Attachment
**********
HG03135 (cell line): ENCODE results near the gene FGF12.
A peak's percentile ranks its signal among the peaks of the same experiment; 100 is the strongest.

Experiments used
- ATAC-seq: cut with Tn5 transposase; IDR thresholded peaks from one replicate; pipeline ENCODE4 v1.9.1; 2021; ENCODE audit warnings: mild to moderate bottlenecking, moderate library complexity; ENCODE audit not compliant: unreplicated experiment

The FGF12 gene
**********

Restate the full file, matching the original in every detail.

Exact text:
HG03135 (cell line): ENCODE results near the gene FGF12.
A peak's percentile ranks its signal among the peaks of the same experiment; 100 is the strongest.

Experiments used
- ATAC-seq: cut with Tn5 transposase; IDR thresholded peaks from one replicate; pipeline ENCODE4 v1.9.1; 2021; ENCODE audit warnings: mild to moderate bottlenecking, moderate library complexity; ENCODE audit not compliant: unreplicated experiment

The FGF12 gene